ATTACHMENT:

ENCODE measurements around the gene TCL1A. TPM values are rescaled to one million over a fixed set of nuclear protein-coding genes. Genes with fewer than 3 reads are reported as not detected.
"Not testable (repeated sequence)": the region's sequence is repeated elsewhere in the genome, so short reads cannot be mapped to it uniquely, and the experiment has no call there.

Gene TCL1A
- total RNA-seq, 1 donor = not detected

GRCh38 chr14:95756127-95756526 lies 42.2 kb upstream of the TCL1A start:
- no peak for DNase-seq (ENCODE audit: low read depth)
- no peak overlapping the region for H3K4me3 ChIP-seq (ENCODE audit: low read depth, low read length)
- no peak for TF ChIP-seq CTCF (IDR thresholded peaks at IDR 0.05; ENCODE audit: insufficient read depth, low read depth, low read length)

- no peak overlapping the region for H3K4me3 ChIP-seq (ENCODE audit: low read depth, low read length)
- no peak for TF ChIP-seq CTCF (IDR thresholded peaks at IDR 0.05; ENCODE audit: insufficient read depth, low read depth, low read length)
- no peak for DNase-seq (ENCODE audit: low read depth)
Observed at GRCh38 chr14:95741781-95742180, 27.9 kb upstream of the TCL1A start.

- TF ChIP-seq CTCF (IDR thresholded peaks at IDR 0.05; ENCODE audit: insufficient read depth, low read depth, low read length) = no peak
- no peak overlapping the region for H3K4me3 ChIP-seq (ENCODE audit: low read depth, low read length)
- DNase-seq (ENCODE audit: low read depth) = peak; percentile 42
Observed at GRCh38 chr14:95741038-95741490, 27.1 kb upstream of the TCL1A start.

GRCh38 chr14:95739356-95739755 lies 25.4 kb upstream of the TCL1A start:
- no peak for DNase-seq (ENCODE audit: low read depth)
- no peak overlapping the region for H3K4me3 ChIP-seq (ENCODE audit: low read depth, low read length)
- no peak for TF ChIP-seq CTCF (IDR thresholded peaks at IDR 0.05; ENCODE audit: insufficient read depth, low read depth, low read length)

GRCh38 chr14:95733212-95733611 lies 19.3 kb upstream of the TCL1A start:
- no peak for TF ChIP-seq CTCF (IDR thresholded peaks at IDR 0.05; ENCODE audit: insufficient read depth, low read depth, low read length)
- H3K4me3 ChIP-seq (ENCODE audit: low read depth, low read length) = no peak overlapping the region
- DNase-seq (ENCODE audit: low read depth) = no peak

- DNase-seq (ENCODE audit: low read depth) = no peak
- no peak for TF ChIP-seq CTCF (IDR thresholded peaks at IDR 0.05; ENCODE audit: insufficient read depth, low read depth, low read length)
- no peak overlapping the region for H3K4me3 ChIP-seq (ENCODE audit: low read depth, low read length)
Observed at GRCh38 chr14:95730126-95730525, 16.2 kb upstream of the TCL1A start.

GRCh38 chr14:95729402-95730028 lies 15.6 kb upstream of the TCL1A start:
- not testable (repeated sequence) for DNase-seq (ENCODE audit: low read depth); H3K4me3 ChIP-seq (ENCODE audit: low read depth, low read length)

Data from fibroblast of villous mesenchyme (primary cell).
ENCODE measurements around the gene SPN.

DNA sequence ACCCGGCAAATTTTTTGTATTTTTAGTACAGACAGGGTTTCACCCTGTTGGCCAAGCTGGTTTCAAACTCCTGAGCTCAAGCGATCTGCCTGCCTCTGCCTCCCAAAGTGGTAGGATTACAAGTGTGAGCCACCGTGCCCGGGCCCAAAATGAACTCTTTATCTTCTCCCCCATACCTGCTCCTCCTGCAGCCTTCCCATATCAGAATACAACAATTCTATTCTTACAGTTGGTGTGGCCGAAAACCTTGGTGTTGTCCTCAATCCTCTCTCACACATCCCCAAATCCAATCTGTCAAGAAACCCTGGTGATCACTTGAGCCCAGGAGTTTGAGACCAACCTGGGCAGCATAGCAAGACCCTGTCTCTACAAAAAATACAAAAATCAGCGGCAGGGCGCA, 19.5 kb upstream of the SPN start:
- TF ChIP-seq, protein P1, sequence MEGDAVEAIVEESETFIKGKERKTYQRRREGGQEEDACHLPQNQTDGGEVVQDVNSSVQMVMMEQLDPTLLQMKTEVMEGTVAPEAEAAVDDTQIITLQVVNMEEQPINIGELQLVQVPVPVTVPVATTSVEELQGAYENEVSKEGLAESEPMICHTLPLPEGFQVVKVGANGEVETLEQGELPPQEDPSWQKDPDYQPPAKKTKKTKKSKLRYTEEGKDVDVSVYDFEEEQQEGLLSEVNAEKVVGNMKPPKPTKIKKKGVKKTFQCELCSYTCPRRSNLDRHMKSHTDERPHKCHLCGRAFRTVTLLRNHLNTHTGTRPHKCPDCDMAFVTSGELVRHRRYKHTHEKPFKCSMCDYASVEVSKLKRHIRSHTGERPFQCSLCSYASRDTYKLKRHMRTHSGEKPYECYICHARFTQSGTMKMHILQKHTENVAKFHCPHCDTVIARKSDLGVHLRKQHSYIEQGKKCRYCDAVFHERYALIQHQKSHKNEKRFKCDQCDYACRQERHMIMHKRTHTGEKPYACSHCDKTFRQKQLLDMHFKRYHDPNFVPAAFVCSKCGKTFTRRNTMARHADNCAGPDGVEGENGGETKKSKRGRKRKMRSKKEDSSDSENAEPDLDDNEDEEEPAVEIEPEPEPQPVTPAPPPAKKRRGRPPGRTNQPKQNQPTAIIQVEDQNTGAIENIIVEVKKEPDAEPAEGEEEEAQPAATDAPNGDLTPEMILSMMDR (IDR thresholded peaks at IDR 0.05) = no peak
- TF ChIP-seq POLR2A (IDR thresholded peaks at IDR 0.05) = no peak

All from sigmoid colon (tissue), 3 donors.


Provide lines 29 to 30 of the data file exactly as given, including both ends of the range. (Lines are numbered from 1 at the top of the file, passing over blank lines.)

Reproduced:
GRCh38 chr14:95729402-95730028 lies 15.6 kb upstream of the TCL1A start:
- not testable (repeated sequence) for DNase-seq (ENCODE audit: low read depth); H3K4me3 ChIP-seq (ENCODE audit: low read depth, low read length)